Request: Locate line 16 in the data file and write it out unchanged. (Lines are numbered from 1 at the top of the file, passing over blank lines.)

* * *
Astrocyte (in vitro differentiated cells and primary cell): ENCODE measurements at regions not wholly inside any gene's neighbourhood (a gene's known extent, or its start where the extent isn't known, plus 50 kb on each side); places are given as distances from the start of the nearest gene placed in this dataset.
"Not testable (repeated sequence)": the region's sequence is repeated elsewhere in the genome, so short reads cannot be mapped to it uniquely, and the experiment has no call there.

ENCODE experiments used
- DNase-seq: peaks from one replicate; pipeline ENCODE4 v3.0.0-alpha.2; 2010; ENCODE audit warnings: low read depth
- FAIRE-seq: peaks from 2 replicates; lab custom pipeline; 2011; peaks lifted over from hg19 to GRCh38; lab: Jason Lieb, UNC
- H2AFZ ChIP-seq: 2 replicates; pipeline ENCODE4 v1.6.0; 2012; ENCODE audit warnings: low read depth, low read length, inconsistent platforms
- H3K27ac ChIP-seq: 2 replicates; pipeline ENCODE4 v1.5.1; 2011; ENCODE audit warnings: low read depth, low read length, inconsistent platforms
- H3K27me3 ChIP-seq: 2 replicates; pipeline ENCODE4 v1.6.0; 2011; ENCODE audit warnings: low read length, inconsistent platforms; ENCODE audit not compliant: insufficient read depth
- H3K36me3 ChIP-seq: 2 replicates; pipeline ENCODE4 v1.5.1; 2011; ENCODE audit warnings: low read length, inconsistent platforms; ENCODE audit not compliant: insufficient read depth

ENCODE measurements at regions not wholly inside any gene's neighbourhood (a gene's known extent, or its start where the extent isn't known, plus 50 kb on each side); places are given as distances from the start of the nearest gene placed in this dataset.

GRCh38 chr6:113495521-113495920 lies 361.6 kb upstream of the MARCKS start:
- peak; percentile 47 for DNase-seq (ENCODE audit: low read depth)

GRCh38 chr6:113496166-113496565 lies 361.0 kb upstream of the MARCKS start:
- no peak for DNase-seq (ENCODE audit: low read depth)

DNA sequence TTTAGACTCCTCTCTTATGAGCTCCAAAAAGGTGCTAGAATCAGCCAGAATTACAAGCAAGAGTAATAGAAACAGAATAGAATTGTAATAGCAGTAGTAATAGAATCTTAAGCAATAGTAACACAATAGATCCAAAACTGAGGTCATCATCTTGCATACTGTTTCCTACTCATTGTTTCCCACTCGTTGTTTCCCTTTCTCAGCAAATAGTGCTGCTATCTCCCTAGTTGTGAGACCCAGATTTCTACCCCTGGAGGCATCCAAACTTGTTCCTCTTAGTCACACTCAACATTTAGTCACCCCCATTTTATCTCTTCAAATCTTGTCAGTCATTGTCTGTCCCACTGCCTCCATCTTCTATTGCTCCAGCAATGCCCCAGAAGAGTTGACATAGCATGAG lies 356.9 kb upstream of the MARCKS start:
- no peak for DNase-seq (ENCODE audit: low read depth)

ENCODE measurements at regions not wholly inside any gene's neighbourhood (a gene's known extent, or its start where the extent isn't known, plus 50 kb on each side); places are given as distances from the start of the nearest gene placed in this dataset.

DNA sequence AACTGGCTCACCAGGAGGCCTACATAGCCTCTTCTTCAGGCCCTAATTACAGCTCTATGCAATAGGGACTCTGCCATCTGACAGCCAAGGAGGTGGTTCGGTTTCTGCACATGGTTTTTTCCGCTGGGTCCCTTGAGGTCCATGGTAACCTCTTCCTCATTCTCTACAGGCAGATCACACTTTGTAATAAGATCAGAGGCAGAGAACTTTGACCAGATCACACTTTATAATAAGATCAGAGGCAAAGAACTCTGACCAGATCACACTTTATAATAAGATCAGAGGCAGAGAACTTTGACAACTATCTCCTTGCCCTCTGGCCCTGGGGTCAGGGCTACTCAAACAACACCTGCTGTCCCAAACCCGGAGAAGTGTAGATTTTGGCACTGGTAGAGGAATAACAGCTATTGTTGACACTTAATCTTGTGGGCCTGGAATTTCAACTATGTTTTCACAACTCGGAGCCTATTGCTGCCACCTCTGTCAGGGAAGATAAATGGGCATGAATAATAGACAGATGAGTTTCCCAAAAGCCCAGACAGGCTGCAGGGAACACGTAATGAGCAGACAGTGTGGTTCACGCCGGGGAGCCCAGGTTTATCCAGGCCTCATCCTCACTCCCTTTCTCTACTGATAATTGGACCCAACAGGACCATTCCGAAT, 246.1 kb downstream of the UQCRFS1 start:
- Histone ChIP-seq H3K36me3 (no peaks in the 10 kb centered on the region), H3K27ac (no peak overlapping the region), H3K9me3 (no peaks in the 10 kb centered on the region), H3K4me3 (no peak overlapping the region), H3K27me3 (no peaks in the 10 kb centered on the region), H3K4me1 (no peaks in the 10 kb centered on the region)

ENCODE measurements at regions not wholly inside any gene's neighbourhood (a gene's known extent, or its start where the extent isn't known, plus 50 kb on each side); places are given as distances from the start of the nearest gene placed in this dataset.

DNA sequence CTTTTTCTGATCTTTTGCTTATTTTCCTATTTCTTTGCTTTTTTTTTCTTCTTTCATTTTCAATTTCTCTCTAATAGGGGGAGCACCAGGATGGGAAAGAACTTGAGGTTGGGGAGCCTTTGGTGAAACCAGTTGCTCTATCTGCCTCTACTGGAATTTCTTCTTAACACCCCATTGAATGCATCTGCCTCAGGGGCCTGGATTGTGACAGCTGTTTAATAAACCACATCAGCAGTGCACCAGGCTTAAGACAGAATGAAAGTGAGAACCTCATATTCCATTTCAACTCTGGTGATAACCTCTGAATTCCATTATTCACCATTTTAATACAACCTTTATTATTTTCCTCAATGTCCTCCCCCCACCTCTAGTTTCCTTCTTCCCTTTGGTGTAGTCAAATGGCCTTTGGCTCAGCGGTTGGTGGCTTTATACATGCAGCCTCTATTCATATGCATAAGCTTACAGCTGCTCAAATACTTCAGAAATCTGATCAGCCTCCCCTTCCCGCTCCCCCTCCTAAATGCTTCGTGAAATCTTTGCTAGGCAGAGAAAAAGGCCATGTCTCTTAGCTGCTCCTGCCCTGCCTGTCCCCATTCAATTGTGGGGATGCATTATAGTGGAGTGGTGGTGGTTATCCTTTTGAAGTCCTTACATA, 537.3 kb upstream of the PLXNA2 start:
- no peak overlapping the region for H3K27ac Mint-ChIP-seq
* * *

- no peak for DNase-seq (ENCODE audit: low read depth)